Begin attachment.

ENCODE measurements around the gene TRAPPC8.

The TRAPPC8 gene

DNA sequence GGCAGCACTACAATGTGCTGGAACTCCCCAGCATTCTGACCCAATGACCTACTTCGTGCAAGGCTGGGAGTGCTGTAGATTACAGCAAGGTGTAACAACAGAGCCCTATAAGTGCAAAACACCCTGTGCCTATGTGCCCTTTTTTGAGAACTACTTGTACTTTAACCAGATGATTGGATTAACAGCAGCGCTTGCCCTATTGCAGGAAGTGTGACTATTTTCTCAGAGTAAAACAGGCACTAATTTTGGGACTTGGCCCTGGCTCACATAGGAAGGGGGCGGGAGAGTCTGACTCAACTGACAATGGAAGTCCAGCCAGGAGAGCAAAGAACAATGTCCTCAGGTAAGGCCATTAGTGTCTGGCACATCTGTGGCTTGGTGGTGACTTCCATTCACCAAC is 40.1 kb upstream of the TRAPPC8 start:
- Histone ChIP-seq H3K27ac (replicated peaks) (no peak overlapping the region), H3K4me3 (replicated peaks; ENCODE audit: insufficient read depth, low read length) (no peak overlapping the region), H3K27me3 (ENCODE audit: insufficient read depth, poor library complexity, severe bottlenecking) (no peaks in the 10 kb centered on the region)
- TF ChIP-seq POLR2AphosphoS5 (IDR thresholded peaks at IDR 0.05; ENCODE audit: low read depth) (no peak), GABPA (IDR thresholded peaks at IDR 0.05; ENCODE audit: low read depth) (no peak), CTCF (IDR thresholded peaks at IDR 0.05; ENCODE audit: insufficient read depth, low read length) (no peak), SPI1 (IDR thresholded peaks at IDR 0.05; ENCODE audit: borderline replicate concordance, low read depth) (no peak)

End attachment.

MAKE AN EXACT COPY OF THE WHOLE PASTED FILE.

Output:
ENCODE measurements around the gene TRAPPC8.

The TRAPPC8 gene

DNA sequence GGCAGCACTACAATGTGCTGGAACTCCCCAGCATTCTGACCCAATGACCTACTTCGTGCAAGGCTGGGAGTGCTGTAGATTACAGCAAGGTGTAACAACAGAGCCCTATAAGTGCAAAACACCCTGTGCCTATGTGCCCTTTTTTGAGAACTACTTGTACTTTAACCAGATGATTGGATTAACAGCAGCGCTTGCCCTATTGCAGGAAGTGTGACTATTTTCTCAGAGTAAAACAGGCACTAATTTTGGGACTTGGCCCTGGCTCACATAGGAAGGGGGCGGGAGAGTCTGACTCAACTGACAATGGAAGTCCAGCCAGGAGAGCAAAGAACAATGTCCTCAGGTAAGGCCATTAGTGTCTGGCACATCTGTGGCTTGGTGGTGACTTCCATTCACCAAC is 40.1 kb upstream of the TRAPPC8 start:
- Histone ChIP-seq H3K27ac (replicated peaks) (no peak overlapping the region), H3K4me3 (replicated peaks; ENCODE audit: insufficient read depth, low read length) (no peak overlapping the region), H3K27me3 (ENCODE audit: insufficient read depth, poor library complexity, severe bottlenecking) (no peaks in the 10 kb centered on the region)
- TF ChIP-seq POLR2AphosphoS5 (IDR thresholded peaks at IDR 0.05; ENCODE audit: low read depth) (no peak), GABPA (IDR thresholded peaks at IDR 0.05; ENCODE audit: low read depth) (no peak), CTCF (IDR thresholded peaks at IDR 0.05; ENCODE audit: insufficient read depth, low read length) (no peak), SPI1 (IDR thresholded peaks at IDR 0.05; ENCODE audit: borderline replicate concordance, low read depth) (no peak)